LOST IN ME A CRITIQUE
The track Lost in Me (Own Worst Enemy) was written as part of a brief for the PMP module.
The aim was to write a personal brief and work to that criteria. My challenge was to focus closely on structure and I used 3 key pieces of Luciano Berrio's 3rd Movement from Sinfonia started me thinking about structure and form of spiralling dynamics within songs. The expression of a song is not a fixed static state and just as the person writing it changes their opinion and mood, it was important for this particular work to reflect the natural rises and slumps witnessed throughout the writing process. This piece was written on an acoustic guitar with an A B A B C A C structure meaning it followed a straightforward rise and build. However taking inspiration from the Sinfonia movement I felt it would be more powerful to toy with the listener and elongate the drops and rises therefore prolonging the songs climax till the last moment and having the end as a slight drift. This meant lost in me developed into a A B C D E F A B C D E F E structure.
Pace was essential to keep the track steadying on and engage the listener as the faster manic parts help contrast against the slower reflective parts. Within Sinfonia there is a distinct male voice that spurs the pace of the piece by repeating a spoken phrase. As Lost in Me is an internalised conversation, all the vocal parts had to be female and worked best with one voice. The theme is the concept of being lost in your own thoughts and ideas and how there tragedy and conflict can form for a single human being in their mind.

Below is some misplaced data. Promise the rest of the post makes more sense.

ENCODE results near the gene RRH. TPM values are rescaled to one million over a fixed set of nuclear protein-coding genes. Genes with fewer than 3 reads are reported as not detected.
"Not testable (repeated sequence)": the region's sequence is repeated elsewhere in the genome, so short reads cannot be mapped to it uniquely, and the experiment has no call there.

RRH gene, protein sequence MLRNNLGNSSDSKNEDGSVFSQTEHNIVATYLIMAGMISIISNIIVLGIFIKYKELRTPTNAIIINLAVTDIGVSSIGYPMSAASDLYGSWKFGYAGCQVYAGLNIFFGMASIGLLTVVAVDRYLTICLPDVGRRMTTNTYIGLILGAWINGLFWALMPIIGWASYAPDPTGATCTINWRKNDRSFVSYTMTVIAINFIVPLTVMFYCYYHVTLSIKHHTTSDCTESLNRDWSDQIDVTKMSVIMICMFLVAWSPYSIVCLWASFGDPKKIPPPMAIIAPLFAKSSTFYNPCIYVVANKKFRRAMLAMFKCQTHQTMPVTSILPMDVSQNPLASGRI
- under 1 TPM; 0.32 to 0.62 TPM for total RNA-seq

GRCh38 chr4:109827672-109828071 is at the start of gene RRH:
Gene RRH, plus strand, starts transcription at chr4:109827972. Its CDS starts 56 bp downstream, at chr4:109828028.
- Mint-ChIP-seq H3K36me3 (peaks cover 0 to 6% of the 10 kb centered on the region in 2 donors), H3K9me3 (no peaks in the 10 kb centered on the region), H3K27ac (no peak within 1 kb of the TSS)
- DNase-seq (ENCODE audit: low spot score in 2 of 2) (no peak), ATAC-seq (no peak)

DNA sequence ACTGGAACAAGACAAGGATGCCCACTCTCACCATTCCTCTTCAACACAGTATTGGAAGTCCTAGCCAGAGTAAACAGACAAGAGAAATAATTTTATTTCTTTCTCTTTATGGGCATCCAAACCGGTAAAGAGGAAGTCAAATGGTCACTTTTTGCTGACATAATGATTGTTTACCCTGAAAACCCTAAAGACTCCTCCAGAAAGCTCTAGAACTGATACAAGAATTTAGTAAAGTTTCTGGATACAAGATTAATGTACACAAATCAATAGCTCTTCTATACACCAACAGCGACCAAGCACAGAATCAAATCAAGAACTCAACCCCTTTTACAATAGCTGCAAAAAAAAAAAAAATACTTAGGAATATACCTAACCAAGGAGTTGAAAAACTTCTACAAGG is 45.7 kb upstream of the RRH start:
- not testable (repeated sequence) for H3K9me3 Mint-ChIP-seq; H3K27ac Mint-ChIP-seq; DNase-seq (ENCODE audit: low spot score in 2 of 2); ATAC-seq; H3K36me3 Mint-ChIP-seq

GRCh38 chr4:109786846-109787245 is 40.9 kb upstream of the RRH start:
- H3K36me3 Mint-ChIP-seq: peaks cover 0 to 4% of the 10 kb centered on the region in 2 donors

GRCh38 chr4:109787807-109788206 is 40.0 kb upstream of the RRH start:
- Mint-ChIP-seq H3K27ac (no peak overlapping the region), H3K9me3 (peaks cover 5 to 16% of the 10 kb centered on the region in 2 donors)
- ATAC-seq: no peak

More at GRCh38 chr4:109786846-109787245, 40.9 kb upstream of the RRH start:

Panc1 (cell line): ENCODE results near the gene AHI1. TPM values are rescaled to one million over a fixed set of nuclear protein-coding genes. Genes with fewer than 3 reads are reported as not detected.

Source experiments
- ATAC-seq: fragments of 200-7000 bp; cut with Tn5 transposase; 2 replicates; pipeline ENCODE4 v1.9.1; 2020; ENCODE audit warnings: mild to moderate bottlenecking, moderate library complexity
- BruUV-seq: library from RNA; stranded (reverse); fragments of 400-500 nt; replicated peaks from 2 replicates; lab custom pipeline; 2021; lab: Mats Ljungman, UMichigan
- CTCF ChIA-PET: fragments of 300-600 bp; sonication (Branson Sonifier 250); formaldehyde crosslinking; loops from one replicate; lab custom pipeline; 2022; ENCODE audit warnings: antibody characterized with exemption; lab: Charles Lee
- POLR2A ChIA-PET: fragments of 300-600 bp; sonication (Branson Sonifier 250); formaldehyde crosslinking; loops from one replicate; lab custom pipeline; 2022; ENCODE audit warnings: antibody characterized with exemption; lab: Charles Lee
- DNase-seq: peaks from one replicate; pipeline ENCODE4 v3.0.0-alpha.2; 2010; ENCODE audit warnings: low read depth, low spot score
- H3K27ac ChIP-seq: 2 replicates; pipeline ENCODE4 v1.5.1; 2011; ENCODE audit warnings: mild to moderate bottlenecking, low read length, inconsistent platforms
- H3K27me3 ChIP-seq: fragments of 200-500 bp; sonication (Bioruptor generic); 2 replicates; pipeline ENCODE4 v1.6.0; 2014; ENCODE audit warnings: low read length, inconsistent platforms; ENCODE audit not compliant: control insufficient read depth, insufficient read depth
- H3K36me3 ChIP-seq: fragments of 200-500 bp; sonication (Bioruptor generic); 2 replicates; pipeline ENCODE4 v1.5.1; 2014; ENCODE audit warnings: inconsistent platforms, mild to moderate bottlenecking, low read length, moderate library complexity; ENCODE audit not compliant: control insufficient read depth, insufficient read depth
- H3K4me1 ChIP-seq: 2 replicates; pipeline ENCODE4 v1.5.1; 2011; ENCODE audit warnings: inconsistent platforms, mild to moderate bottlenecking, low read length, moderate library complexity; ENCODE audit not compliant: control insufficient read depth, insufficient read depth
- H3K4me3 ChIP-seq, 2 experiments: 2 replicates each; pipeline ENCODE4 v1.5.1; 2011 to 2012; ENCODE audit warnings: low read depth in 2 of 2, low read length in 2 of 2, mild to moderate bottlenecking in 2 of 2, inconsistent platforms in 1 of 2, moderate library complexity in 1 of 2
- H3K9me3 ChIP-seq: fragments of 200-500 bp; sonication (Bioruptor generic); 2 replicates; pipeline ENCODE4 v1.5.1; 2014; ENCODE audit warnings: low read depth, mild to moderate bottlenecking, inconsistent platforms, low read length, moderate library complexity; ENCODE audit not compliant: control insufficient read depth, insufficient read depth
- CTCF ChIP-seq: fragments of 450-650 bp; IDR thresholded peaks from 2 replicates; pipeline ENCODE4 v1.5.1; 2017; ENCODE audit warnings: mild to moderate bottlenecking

Thematically Lost in Me draws influence from Simon Schuberts artwork Madam. The initial idea for this song was to have two dual narratives reflecting the two female presences in Madam, however it seemed more effective to have a solid lead vocal portraying the prominent female character whereas the opposing vocals drop in and out giving the impression of mystery. The other vocals are distorted and in some cases nothing more than a Whisper and this leads the listener to question whether it is real or not. The same query is led by the female character within the songs narrative as the lyrics tell us she is struggling to define reality and conflicts against the miscellaneous vocal parts. Musically the combination of sullen strings and delicate acoustic guitar are often contrasted against a ramble of distorted vocals, guitar and drums again forming a varied song structure and showing conflicting ideals like the ones held in the narrative. Though essentially the parts follow the structure as previously described the unique musical aspect of Lost in Me is that no two parts are the same. So while the verse repeats, the cello forms two harmonising ascending parts building the song towards the climax. To keep the raw feel the track was re recorded without a click and then Built upon. While this may seem a careless choice it adds an uneasy, staggering to parts of the song which compliments the nature of the words and the theme surrounding the troubled female character. Rather than the click timing which posed unwelcome restrictions, the free time recording allowed the track to push the pace on the listener creating an intentional uncomfortable feel. There are obvious influences drawn from Joanna Newsom and Kate Bush and a variety of sound board instruments were used in the recording including a fridge magnet which forms the intro noise to the track.
Have a listen or purchase here for just £1! Must be played loud! http://born-by-wires.bandcamp.com/ Keep Smiling :) Sarah-Beth xx